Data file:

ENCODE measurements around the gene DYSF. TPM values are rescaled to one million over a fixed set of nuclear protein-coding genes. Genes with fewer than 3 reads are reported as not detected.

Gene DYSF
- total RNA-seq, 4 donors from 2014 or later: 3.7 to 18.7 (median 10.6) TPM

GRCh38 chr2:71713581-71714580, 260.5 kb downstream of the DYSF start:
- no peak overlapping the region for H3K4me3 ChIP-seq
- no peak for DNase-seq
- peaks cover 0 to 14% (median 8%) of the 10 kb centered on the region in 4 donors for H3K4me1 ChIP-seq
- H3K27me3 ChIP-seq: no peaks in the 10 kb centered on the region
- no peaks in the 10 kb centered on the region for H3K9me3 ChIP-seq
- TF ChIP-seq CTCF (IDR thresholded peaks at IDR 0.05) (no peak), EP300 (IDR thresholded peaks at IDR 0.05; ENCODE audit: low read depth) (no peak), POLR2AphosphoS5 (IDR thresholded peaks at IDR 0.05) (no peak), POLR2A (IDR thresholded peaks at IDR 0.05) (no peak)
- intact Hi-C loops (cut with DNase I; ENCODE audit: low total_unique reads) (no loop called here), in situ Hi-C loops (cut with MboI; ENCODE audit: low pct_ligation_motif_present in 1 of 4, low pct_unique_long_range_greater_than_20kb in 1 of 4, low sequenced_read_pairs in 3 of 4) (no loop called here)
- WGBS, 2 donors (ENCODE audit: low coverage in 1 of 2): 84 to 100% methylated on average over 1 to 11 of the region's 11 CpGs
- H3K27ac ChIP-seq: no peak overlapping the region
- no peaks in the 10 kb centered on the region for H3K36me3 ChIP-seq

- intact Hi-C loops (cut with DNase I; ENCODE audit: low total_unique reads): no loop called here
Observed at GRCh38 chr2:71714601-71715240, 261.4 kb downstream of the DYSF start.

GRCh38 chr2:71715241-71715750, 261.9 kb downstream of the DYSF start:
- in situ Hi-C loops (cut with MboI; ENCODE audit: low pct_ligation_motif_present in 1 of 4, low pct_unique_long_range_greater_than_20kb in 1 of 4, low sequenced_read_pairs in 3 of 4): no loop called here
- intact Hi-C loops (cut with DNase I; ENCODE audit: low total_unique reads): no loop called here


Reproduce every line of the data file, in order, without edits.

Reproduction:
ENCODE measurements around the gene DYSF. TPM values are rescaled to one million over a fixed set of nuclear protein-coding genes. Genes with fewer than 3 reads are reported as not detected.

Gene DYSF
- total RNA-seq, 4 donors from 2014 or later: 3.7 to 18.7 (median 10.6) TPM

GRCh38 chr2:71713581-71714580, 260.5 kb downstream of the DYSF start:
- no peak overlapping the region for H3K4me3 ChIP-seq
- no peak for DNase-seq
- peaks cover 0 to 14% (median 8%) of the 10 kb centered on the region in 4 donors for H3K4me1 ChIP-seq
- H3K27me3 ChIP-seq: no peaks in the 10 kb centered on the region
- no peaks in the 10 kb centered on the region for H3K9me3 ChIP-seq
- TF ChIP-seq CTCF (IDR thresholded peaks at IDR 0.05) (no peak), EP300 (IDR thresholded peaks at IDR 0.05; ENCODE audit: low read depth) (no peak), POLR2AphosphoS5 (IDR thresholded peaks at IDR 0.05) (no peak), POLR2A (IDR thresholded peaks at IDR 0.05) (no peak)
- intact Hi-C loops (cut with DNase I; ENCODE audit: low total_unique reads) (no loop called here), in situ Hi-C loops (cut with MboI; ENCODE audit: low pct_ligation_motif_present in 1 of 4, low pct_unique_long_range_greater_than_20kb in 1 of 4, low sequenced_read_pairs in 3 of 4) (no loop called here)
- WGBS, 2 donors (ENCODE audit: low coverage in 1 of 2): 84 to 100% methylated on average over 1 to 11 of the region's 11 CpGs
- H3K27ac ChIP-seq: no peak overlapping the region
- no peaks in the 10 kb centered on the region for H3K36me3 ChIP-seq

- intact Hi-C loops (cut with DNase I; ENCODE audit: low total_unique reads): no loop called here
Observed at GRCh38 chr2:71714601-71715240, 261.4 kb downstream of the DYSF start.

GRCh38 chr2:71715241-71715750, 261.9 kb downstream of the DYSF start:
- in situ Hi-C loops (cut with MboI; ENCODE audit: low pct_ligation_motif_present in 1 of 4, low pct_unique_long_range_greater_than_20kb in 1 of 4, low sequenced_read_pairs in 3 of 4): no loop called here
- intact Hi-C loops (cut with DNase I; ENCODE audit: low total_unique reads): no loop called here